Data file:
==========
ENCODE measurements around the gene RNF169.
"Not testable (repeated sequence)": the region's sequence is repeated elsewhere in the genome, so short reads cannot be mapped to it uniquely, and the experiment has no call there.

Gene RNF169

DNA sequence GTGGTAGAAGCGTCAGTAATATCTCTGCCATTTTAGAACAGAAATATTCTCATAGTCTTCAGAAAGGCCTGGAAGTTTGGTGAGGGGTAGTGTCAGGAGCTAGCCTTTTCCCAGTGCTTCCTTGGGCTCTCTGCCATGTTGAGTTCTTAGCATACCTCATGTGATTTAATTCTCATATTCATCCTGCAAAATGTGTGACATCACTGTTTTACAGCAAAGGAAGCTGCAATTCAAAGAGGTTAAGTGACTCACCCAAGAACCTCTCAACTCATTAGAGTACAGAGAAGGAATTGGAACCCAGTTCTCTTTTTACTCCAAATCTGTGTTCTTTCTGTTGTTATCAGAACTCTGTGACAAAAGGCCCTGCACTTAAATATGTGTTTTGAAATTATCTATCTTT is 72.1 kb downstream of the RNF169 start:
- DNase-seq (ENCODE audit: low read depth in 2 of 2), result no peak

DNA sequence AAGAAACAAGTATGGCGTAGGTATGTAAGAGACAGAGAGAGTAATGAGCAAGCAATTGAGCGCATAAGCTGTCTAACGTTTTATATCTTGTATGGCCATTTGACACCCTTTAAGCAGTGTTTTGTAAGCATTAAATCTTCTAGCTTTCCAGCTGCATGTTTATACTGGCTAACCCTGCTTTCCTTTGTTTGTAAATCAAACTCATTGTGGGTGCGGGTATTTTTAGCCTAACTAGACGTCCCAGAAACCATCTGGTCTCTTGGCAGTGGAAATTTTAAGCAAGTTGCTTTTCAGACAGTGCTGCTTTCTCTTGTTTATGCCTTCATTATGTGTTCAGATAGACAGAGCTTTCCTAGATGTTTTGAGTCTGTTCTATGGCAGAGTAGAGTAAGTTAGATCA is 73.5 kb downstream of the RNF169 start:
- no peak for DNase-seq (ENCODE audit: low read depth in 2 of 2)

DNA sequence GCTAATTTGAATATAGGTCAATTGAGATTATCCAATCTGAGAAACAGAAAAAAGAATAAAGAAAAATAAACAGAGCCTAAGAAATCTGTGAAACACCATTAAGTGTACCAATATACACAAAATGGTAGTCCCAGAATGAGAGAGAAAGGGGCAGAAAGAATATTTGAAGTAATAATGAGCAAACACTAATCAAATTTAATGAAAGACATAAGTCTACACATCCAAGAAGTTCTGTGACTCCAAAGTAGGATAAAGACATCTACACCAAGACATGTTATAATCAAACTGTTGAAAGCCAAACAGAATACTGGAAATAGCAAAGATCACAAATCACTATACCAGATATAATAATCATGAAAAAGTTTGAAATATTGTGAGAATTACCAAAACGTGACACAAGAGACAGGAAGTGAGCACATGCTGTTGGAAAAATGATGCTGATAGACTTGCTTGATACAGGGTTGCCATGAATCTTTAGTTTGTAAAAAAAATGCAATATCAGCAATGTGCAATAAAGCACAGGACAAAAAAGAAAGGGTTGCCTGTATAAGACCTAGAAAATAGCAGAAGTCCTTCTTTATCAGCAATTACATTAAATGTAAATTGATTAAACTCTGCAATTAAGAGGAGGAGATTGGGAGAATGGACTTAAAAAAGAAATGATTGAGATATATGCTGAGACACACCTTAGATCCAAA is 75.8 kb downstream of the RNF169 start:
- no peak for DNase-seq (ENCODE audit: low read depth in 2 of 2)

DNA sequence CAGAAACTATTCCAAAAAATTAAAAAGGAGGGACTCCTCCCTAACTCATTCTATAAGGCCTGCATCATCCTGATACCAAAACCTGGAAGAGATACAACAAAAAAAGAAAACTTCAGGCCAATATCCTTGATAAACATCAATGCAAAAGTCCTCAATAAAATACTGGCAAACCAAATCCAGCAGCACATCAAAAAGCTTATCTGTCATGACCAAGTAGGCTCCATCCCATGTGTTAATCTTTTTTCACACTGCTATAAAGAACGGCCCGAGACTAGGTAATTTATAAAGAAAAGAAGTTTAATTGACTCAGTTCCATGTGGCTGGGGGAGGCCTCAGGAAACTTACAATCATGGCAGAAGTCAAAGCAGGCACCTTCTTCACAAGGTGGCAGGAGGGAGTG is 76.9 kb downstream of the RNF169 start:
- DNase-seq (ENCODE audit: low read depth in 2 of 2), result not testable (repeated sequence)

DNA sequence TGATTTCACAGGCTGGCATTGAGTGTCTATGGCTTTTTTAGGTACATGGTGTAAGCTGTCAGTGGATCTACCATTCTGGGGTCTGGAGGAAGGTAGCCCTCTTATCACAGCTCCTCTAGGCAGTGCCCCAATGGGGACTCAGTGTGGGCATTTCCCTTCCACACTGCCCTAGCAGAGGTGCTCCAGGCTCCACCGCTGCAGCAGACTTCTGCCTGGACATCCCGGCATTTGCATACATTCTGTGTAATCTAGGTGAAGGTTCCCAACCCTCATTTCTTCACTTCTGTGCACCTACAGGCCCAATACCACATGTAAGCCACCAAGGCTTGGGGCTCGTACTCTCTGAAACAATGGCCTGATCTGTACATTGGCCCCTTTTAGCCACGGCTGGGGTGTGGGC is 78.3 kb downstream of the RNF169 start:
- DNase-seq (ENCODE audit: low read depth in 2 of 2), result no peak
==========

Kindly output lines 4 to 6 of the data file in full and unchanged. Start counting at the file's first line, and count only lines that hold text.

DNA sequence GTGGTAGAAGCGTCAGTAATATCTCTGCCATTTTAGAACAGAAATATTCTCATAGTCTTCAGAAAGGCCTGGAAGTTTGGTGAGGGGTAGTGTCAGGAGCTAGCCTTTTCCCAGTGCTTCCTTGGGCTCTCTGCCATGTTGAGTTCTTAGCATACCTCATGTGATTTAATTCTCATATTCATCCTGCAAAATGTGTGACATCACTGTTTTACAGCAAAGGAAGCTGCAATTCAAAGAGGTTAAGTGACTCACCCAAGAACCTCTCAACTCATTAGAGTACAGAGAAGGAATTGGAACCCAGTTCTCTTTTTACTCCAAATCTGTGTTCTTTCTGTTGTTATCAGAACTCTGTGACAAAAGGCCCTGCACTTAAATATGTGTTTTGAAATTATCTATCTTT is 72.1 kb downstream of the RNF169 start:
- DNase-seq (ENCODE audit: low read depth in 2 of 2), result no peak

DNA sequence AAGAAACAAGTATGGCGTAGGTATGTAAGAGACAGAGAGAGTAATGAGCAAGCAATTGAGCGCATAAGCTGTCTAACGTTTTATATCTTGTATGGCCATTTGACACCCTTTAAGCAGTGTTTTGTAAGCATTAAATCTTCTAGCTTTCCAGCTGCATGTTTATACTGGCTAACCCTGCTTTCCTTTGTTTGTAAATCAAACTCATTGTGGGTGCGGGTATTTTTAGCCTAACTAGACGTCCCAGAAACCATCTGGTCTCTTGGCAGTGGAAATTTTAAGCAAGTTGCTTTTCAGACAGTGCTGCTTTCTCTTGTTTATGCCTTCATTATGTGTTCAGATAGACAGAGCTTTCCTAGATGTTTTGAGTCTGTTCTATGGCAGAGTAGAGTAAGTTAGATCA is 73.5 kb downstream of the RNF169 start: